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Daniel I. Leskovar and A. Kipp Boales

Azadirachtin (ATI), an insect growth regulator derived from extracts of neem (Azadirachta indica A. Juss) seed, was evaluated for the control of cabbage looper (Trichoplusia ni Hübner), diamondback moth (Plutella xylostella L.), and silverleaf whitefly (Bemisia argentifolii Bellows and Perring) in cabbage (Brassica oleracea L. Capitata Group) grown in southwestern Texas. In Fall 1992, ATI was tested with the a.i. at 0, 22, 33 and 44 g·ha–1. In 1993, ATI was evaluated at 33 g·ha–1 and in combination with M-Pede (1%, v/v), an organic insecticide based on potassium salts of fatty acids at 49%. Two commercial (Align and Neemix) and one experimental hydrogenated (LDF) ATI formulations were evaluated at 11 g·ha–1 in 1994. Insect populations were monitored weekly before and after treatment application. Plant damage was evaluated immediately before harvest, and marketable yields were determined. In 1992, large (>6 mm long) and total cabbage looper counts were reduced by ATI compared with the nontreated control. Insect mortality was similar for all ATI rates tested in 1992. In 1993, ATI at 33 g·ha–1 + M-Pede reduced the number of cabbage looper and diamondback moth larvae. ATI efficacy against cabbage looper and diamondback moth was enhanced when crop oil (polyol fatty acid esters with polyethoxylated derivatives) was tank-mixed with Align or LDF formulations in 1994. ATI did not reduce the number of silverleaf whitefly nymphs compared to the control. In all seasons, ATI-treated plants had lower insect-induced plant damage and higher marketable head weights than the nontreated control. Using ATI on lepidopterous pests appears to be beneficial for integrated pest management strategies.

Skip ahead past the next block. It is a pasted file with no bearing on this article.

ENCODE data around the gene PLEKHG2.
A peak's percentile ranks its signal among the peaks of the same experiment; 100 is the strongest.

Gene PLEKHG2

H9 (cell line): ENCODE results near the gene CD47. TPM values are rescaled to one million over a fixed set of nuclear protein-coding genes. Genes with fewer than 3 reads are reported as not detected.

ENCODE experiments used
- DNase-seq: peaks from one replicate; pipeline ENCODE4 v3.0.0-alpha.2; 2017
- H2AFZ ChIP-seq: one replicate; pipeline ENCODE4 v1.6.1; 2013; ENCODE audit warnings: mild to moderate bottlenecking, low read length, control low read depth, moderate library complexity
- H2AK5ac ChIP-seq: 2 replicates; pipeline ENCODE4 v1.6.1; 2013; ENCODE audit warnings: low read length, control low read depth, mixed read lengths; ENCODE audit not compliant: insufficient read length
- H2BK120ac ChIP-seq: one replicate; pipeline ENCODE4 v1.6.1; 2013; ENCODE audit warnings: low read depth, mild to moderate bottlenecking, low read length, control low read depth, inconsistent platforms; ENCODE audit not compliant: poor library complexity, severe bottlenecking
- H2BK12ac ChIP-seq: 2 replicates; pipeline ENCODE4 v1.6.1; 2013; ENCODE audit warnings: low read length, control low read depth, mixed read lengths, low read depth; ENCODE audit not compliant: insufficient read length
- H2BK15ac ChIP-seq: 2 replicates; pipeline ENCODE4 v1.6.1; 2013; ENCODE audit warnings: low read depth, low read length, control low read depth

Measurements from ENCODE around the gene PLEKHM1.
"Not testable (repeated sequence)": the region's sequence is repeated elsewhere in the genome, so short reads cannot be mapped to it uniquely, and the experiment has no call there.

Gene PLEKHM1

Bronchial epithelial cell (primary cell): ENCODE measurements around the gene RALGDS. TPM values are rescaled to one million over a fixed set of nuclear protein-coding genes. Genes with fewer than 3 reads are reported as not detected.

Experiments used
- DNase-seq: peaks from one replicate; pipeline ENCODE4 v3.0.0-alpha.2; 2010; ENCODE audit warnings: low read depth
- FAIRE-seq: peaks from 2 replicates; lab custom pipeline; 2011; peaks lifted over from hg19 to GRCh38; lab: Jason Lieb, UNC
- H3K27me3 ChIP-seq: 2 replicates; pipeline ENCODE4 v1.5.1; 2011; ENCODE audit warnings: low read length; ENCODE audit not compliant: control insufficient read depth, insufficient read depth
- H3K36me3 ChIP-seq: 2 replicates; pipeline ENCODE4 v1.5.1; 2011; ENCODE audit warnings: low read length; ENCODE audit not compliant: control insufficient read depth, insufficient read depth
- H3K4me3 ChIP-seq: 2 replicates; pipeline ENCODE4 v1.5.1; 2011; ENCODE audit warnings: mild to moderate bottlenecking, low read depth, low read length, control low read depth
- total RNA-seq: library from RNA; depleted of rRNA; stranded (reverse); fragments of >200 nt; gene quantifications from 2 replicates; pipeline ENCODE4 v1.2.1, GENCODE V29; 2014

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Daniel I. Leskovar and A. Kipp Boales

Seed production systems for daikon or Chinese winter radish (Raphanus sativus L., Longipinnatus Group) were investigated in the Winter Garden of southwest Texas in 1992 and 1993. Planting dates ranged from October through March. Bed configurations (number of rows × bed spacings) were 2 × 0.96 m, 2 × 1.93 m, 3 × 1.93 m, and 4 × 1.93 m. Within-row spacings were 5, 10, and 15 cm. Crops were grown using minimum fungicide and insecticide amounts, while no attempt was made to control weeds chemically. Seed was harvested between May and June. Seed yields (kg·ha–1) increased for planting dates of October to November. Lower seed yields from the January or later plantings appear to be related to increased disease and insect pressures. Total and medium class size (≥3 and ≤4 mm in diameter) seed yields were highest at 40 rows × 1.93 m bed spacings and 10 cm within-row plant spacings. Germination and percent coatless seeds were unaffected by bed configuration and within-row plant spacings. The closest within-row spacings (5 cm) increased the risk of plant lodging and delayed plant maturity.